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Courtney Ann Roby
Professor Roby’s research interests focus on the literary aspects of scientific and technical texts from the ancient world, the interaction of verbal and visual elements in those texts, and the definition and dissemination of scientific work. Her first book (Technical Ekphrasis in Greek and Roman Science and Literature: The Written Machine between Alexandria and Rome, Cambridge University Press 2016) traces the literary techniques used in the textual representation of technological artifacts from Hellenistic Greece to late-ancient Rome. Her new book project focuses on Hero of Alexandria, whose multidisciplinary technical treatises spanned topics from pure geometry to the construction of mechanical automata, and who remained an influential figure in the history of mechanics through the 18th century. Other recent, current, and forthcoming projects address how contemporary philosophy of science can help us understand the "scientific fictions" of Seneca's Natural Questions, how cognitive-scientific ideas of "extended mind" are reflected in Ptolemy's astronomical and harmonic works, and how early printed editions of ancient technical treatises rework ancient authors' materials for a new context of production and propagation.
- Medieval Studies
"History of Distributed Cognition" project: http://www.hdc.ed.ac.uk/
· Technical Ekphrasis in Ancient Science and Literature: The Written Machine between Alexandria and Rome. Cambridge: Cambridge University Press, 2016.
Articles and book chapters:
· “L’ekphrasis e l’immaginazione scientifica in Tolomeo,” in Estetica: Studi e Ricerche 2013.1: 109-125.
· “Natura machinata: artifacts and nature as reciprocal models in Vitruvius,” in Apeiron, 46.2 (2013).
· “Experiencing Geometry in Roman Surveyors’ Texts,” in Nuncius 29.1 (2014): 9-52
· “Seneca’s Scientific Fictions: Models as Fictions in the Natural Questions.” The Journal of Roman Studies 104 (November 2014): 155–80.
· “Galen on the patient’s role in pain diagnosis: sensation, consensus, and metaphor.” Homo Patiens: Approaches to the Patient in the Ancient World, edd. Thumiger and Petridou. Brill (Studies in Ancient Medicine) 2016: 304-324.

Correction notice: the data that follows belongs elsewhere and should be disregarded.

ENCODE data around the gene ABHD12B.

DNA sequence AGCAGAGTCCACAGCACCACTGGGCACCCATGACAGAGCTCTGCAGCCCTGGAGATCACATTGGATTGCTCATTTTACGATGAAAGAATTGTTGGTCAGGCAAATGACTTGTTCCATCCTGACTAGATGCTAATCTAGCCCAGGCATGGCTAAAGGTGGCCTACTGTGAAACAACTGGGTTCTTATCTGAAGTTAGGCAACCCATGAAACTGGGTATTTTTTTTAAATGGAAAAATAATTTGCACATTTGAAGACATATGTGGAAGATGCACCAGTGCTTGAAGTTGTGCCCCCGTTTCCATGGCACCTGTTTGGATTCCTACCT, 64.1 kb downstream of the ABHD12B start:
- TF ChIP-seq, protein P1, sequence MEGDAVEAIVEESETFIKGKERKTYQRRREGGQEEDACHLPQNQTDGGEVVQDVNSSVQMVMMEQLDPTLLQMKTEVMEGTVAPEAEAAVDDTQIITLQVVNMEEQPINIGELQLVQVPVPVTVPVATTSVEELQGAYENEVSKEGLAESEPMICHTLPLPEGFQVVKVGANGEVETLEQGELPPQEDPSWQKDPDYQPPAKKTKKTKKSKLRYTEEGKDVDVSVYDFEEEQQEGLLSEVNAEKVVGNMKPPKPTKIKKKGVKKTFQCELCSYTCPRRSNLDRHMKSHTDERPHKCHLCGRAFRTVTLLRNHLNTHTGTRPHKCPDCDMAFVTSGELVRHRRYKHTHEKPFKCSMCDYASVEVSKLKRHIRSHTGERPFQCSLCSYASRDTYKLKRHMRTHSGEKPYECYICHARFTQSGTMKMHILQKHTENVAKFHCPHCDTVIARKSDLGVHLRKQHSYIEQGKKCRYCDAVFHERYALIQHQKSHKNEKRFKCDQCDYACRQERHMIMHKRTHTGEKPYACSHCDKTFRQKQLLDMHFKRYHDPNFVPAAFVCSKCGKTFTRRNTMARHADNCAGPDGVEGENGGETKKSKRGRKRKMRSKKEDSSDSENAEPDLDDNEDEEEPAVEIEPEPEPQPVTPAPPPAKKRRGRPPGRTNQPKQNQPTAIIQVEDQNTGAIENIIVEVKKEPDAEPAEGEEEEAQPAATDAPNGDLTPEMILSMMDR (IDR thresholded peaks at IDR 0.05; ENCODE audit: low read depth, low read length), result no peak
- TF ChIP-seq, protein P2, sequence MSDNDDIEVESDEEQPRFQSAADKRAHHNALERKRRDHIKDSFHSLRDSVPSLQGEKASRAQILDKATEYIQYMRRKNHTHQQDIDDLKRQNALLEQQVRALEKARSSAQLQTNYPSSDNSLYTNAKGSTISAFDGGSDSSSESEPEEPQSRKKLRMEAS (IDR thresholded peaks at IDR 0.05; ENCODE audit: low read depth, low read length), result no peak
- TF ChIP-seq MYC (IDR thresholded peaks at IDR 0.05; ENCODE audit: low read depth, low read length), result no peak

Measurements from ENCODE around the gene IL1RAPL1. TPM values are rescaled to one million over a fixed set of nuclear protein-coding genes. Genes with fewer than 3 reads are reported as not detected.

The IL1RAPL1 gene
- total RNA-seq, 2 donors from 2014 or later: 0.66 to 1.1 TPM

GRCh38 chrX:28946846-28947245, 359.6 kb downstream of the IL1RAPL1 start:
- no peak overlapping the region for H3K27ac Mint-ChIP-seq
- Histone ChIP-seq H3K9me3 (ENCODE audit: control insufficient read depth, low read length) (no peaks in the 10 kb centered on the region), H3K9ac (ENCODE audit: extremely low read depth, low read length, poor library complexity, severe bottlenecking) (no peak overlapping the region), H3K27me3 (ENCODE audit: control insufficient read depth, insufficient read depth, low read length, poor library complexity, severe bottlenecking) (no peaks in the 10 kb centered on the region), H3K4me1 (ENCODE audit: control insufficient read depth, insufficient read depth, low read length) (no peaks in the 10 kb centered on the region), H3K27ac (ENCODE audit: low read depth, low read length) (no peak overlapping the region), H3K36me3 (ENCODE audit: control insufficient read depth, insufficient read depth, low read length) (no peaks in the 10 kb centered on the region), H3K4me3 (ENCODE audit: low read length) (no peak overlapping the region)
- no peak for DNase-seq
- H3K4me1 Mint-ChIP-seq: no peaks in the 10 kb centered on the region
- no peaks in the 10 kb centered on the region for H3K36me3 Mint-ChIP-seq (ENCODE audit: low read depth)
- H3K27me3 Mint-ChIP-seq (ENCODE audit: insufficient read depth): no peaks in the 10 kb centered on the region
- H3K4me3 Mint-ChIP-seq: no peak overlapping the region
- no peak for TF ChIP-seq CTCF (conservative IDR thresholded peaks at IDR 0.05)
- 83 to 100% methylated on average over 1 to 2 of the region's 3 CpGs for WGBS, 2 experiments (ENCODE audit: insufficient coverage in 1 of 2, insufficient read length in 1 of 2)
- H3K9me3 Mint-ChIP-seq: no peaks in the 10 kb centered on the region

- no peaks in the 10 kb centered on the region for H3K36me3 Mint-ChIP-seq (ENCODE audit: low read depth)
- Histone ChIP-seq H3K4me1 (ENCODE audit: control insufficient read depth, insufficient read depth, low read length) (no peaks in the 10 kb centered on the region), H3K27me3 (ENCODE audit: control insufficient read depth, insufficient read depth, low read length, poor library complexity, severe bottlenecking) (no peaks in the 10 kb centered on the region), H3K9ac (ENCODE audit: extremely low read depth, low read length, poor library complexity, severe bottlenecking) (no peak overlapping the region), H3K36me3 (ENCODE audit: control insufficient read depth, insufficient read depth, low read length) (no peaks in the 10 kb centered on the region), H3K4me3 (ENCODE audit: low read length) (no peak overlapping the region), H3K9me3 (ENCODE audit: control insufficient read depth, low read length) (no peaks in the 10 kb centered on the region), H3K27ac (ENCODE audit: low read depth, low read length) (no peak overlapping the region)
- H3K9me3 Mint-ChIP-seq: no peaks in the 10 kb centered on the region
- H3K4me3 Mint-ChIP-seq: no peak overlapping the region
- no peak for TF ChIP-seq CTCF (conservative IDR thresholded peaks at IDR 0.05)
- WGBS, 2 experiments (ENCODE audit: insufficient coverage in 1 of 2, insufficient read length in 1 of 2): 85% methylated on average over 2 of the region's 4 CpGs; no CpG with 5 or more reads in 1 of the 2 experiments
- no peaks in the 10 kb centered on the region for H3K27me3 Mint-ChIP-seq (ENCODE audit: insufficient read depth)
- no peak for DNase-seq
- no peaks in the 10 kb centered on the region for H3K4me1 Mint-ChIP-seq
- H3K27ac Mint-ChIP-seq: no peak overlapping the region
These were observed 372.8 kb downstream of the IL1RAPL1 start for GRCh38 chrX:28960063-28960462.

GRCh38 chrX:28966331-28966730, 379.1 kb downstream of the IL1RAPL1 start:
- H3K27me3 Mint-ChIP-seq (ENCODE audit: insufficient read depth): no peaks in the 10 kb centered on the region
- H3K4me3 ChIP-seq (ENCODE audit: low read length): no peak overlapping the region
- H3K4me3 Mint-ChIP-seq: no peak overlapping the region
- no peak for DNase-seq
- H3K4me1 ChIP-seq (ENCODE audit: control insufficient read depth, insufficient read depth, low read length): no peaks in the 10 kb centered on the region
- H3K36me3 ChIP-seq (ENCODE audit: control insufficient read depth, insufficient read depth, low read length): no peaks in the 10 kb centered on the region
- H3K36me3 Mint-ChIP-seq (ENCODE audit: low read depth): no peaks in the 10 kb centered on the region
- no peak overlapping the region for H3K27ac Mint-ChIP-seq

· “Embodied meaning in Latin technical texts,” in Embodiment in Latin Semantics, ed. William Short, forthcoming 2016 from John Benjamin (Studies in Language): 211-238.
· “Framing technologies in Hero and Ptolemy.” Framing the Visual in Greek and Roman Art, edd. Michael Squire and Verity Platt, forthcoming from Cambridge University Press.
· “Animal, vegetable, metaphor: Plotinus’s liver and the roots of biological identity.” The Comparable Body: Imagination and Analogy in Ancient Anatomy and Physiology, under contract for Brill, Studies in Ancient Medicine.
· “Physical sciences: Ptolemy’s extended mind,” in A History of Distributed cognition (forthcoming from Edinburgh University Press)
· “Geometer, in a landscape: Hero’s embodied mathematics,” in Revolutions and Continuity in Greek Mathematics (under contract with De Gruyter, forthcoming 2017)
Handbook articles, bibliographies, and encyclopedia articles:
· Articles on Archimedes, Eutocius, Hippasos of Metapontum, mathematical diagrams, proof, and proportion in Bagnall, Roger S. (ed.) The Encyclopedia of Ancient History. Malden, MA: Wiley-Blackwell, 2013.
· “Land-surveyors” and “Mechanics,” Oxford Bibliographies Online
· “Latin didactic, scientific, and technical literature,” Oxford Handbooks Online
· “Technical illustrations” and revision of “Mathematical diagrams,” Oxford Classical Dictionary
· Review: Duane Roller, Eratosthenes’ Geography: Fragments Collected and Translated, with Commentary and Additional Material. In Scholia Reviews, ns 19 (2010), 21.
· Review: Sylvia Berryman, The mechanical hypothesis in ancient Greek natural philosophy. In Isis, Vol. 102.2 (2011).
· “Getting ‘wrong’ right” (essay review of Lehoux, What Did the Romans Know?), in Expositions 6.2 (2012): 15-22.
· Review: Riddle, John M, van Arsdall A., and Timothy Graham. Herbs and Healers from the Ancient Mediterranean Through the Medieval West: Essays in Honor of John M. Riddle, in Bryn Mawr Classical Reviews 2013.4.19.